Short but catching up: Statural growth among native Amazonian Bolivian children

Ricardo Godoy*, Colleen Nyberg, Dan T.A. Eisenberg, Oyunbileg Magvanjav, Eliezer Shinnar, William R. Leonard, Clarence Gravlee, Victoria Reyes-García, Thomas W. McDade, Tomás Huanca, Susan Tanner

*Corresponding author for this work

Research output: Contribution to journalArticlepeer-review

42 Scopus citations

Abstract

The ubiquity and consequences of childhood growth stunting (<-2 SD in height-for-age Z score, HAZ) in rural areas of low-income nations has galvanized research into the reversibility of stunting, but the shortage of panel data has hindered progress. Using panel data from a native Amazonian society of foragers-farmers in Bolivia (Tsimane'), we estimate rates of catch-up growth for stunted children. One hundred forty-six girls and 158 boys 2 ≤ age ≤ 7 were measured annually during 2002-2006. Annual Δ height in cm and in HAZ were regressed separately against baseline stunting and control variables related to attributes of the child, mother, household, and village. Children stunted at baseline had catch-up growth rates 0.11 SD/year higher than their nonstunted age and sex peers, with a higher rate among children farther from towns. The rate of catch up did not differ by the child's sex. A 10% rise in household income and an additional younger sibling lowered by 0.16 SD/year and 0.53 SD/year the rate of growth. Results were weaker when measuring Δ height in cm rather than in HAZ. Possible reasons for catch-up growth include (a) omitted variable bias, (b) parental reallocation of resources to redress growth faltering, particularly if parents perceive the benefits of redressing growth faltering for child school achievement, and (c) developmental plasticity during this period when growth rates are most rapid and linear growth trajectories have not yet canalized.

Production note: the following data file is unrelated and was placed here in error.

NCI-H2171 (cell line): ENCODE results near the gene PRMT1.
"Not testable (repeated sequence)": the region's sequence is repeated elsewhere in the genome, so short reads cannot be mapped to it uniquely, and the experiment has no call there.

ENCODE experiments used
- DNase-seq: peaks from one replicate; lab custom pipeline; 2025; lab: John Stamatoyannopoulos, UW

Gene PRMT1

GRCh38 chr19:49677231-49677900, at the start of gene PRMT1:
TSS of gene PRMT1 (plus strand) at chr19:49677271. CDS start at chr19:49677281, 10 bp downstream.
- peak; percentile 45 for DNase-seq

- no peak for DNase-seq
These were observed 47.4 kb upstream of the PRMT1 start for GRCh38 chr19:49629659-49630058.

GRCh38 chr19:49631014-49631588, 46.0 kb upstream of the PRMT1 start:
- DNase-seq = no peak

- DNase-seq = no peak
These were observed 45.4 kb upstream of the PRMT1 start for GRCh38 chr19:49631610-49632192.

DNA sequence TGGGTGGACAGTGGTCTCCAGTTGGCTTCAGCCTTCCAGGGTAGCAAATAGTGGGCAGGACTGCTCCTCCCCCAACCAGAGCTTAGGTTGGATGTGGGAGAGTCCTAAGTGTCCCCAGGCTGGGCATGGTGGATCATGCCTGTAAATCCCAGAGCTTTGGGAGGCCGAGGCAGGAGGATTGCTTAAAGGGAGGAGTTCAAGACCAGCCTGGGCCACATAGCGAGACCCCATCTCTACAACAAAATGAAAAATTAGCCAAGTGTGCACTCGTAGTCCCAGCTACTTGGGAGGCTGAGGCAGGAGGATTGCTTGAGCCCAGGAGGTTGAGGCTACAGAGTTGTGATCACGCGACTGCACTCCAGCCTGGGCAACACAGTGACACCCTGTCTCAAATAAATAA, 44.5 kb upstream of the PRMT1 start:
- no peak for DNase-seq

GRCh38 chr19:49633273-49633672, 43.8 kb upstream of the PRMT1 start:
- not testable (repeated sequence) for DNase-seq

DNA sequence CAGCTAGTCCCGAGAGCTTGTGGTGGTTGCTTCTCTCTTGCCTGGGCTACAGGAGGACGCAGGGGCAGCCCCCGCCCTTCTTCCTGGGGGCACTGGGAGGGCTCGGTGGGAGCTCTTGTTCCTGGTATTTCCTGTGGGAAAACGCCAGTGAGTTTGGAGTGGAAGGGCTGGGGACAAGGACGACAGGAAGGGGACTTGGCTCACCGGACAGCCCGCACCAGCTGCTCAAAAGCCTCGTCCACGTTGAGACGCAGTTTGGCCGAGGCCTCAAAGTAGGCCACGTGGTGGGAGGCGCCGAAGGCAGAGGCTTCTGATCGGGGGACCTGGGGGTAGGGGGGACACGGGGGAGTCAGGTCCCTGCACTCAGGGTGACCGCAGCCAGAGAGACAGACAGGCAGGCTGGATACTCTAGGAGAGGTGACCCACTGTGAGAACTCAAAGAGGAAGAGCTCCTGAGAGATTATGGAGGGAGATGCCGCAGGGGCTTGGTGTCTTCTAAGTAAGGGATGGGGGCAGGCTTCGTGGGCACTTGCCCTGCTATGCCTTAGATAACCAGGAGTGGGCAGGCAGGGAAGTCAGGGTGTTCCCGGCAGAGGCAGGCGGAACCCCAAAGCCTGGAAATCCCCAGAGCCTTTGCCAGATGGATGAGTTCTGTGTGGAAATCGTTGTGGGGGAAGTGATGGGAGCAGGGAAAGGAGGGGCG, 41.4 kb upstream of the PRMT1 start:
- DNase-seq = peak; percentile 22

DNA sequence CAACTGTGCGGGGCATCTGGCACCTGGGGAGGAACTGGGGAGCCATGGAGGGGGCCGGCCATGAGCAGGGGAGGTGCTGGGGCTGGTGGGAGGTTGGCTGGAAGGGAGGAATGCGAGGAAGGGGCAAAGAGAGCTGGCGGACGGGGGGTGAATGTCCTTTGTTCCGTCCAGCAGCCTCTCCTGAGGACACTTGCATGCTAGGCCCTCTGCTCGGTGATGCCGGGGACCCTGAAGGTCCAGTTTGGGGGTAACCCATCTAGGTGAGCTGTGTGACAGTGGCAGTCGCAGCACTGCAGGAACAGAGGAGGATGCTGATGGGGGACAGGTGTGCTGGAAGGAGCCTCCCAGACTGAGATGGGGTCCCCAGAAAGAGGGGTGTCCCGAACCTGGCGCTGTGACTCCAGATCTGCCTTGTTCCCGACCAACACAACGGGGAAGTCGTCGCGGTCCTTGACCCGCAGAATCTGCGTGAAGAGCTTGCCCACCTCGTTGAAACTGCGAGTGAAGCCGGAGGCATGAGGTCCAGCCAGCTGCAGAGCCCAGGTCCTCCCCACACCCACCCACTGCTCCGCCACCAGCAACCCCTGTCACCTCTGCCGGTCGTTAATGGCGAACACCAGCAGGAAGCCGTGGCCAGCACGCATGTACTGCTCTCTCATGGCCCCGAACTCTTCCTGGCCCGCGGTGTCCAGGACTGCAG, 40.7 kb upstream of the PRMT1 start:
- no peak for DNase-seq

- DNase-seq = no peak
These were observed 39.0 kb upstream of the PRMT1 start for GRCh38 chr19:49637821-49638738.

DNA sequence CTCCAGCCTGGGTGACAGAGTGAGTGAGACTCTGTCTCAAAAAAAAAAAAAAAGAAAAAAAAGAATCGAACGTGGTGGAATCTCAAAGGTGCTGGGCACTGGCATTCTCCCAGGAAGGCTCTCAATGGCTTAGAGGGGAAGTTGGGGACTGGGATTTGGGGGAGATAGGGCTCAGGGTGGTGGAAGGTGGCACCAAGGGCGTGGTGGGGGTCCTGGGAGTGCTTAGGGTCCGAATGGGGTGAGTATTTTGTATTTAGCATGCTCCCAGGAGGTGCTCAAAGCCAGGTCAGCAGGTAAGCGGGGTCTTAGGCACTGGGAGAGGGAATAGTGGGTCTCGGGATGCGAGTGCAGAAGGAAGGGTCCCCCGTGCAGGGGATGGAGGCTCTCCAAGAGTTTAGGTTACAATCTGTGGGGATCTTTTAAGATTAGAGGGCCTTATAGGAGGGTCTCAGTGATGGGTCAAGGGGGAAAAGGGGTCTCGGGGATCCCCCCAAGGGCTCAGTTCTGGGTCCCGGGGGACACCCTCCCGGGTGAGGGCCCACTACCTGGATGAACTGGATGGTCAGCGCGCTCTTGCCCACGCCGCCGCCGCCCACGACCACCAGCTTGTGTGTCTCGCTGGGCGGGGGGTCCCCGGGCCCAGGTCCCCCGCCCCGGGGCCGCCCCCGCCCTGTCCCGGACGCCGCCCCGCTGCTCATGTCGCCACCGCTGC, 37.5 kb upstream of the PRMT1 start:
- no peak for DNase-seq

Original languageEnglish (US)
Pages (from-to)336-347
Number of pages12
JournalAmerican Journal of Human Biology
Volume22
Issue number3
DOIs
StatePublished - Jan 1 2010

ASJC Scopus subject areas

  • Anatomy
  • Ecology, Evolution, Behavior and Systematics
  • Anthropology
  • Genetics

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